New BLM building comes at high price
A new Bureau of Land Management building on Hualapai Mountain Road will cost taxpayers nearly $4 million extra rent.
The current office at 2475 Beverly Ave.
has been leased from Kingman businessmen Roy and Scott Dunton for more than 20 years for $17,180 a month.
SDA of Colorado won the bid for construction of a new facility at a cost to taxpayers of $33,505 per month rent for 20 years.
The doubled lease payment will result in an additional $3.9 million over 20 years.
Wrangling among staff at BLM offices in Kingman, Phoenix and Denver added costs and delayed the project.
Also, an adversarial relationship developed between the Duntons and the BLM as the agency considered whether to build a new Kingman office, remodel the current office on Beverly Avenue or simply extend the lease on the facility.
And, a contracting officer with the BLM business office in Denver has filed a whistleblowing lawsuit against the agency after she questioned BLM officers about the Kingman bidding process.
The process also was questioned by several Kingman real estate agents who worked with clients to identify sites for construction and lease of a BLM facility.
The Kingman City Council was frustrated by the BLM's need to trigger three general plan changes and three zoning changes along Hualapai Mountain Road for one building.
The city is left with new commercial zoning that may or may not have occurred without the BLM requirements, in an area that had been zoned residential.
The new site finally selected is along the south side of Hualapai Mountain Road opposite the Washington Street intersection.
The bid was the highest submitted and the only bid remaining after a second and lower bid by the Duntons was disqualified.
BLM looked at 35 Kingman properties during the market survey but all but two potential builders dropped out of the process.
It began in 1996 because the Beverly Avenue building was deemed too large.
"The lease on this office was extended for five years in 1996 when I came to the Kingman Field Office," BLM Kingman manager John Christensen said.
"This building was too large but we were not high enough on the priority list for new construction at that time."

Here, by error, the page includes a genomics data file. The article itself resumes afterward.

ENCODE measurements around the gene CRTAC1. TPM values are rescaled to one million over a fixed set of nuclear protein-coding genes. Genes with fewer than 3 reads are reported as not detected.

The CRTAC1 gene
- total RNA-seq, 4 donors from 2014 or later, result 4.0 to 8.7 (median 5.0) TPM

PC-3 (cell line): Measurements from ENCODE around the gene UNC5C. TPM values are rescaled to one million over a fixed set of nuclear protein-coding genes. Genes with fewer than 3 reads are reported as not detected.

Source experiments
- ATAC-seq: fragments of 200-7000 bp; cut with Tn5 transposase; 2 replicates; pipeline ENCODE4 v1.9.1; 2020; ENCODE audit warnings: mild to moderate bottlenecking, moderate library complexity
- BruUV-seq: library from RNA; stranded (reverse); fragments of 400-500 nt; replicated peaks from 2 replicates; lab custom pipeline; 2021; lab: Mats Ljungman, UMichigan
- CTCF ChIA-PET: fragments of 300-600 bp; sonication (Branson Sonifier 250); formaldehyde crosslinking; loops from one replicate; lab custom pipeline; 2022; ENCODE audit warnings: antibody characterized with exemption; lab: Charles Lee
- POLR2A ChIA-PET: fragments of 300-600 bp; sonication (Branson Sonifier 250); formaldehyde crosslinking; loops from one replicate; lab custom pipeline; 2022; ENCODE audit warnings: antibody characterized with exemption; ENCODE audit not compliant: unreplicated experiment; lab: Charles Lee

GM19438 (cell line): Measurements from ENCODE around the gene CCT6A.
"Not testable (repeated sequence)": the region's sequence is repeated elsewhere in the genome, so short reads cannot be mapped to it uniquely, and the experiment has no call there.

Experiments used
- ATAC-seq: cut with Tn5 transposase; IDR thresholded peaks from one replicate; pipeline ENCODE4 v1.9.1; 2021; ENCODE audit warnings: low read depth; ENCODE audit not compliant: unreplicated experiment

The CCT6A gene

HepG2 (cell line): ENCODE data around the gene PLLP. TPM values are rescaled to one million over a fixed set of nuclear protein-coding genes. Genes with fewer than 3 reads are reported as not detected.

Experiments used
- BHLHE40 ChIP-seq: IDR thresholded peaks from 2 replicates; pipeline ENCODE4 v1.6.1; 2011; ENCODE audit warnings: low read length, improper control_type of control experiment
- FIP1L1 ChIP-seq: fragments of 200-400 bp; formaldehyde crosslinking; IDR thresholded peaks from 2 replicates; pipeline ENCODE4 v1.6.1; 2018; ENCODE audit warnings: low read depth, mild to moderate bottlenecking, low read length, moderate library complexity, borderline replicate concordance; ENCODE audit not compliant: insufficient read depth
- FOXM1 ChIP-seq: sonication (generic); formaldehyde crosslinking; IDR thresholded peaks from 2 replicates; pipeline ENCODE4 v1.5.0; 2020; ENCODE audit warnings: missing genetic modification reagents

The BLM needed another lease extension with the Duntons when it became obvious that internal BLM disagreements would delay a new structure past 2001, when the lease extension was up.
The negotiation for the extension caused sill more disagreement and added more taxpayer costs.
John Cunningham, a contracting officer in the BLM Denver Business Office, was the third realty specialist to negotiate an extension acceptable to Kingman and Arizona BLM officials.
"We are the customer and we wanted less than the two year extension," Arizona BLM official Lanna O'Neal said.
O'Neal is Arizona BLM deputy director for business.
She added, "We did what is in our best interest."
What the BLM did was negotiate a 16-month lease extension that guaranteed the Duntons the same amount of money whey would have got for a 24-month lease.
The payment of $29,900 a month would continue six more months if a new building were not completed sooner.
"You will get the same amount of money in 16 months instead of two years," Cunningham told Scott Dunton in a phone conversation that the Miner obtained a transcript of.
"If the project is delayed after … past 16 months…every month after that is another 29.9."
Ed Dettman, then manager of the Denver office, and Gwen Burton, the original Kingman lease negotiator, said Kingman BLM officials always wanted a new building and that Hualapai Mountain Road seemed to be their preferred location.
"… The local office seemed to have, what shall I say, a little bent in terms of they wanted new construction and they didn't want it to be here, didn't want it here, and so on." Dettman said in a recorded telephone conversation with Dunton.
"…I was the guy that finally had to make the decision that we were going to the city limits, period."
Christensen was responsible for limiting the original specifications to the area west of Harrison Street as confirmed by internal BLM memos.
Internal BLM e-mails indicate that Christensen was disciplined by BLM for efforts to assure a new building be constructed on Hualapai Mountain Road.
Three congressional offices.
BLM and the Office of Inspector General have investigated various parts of the bidding process.
The inspector general's office said the lease process was legal, but Burton said she was never contacted and the bid award occurred after the investigation.
Norm Logan took over the project from Burton in what he terms a "new project." Logan was out for medical leave when Cunningham filled in.
Logan is back in Denver completing the project.
Burton has filed an Equal Employment Opportunity Commission complaint against the BLM for issues related to her removal from the Kingman project because of her concerns about the bidding process legality.
She is on medical leave because of stress.
The Duntons have had several requests for bid review turned down by BLM officials in Denver and Washington.
They have hired a Washington, D.C., law firm to file a lawsuit challenging the process.
The Duntons allege BLM has not given them fair and open notification during the process and wrote the original specifications as to eliminate their current building.
Burton was the first BLM official to term the original solicitation area as illegal.
She contends that BLM officials were prejudiced toward the Duntons after that.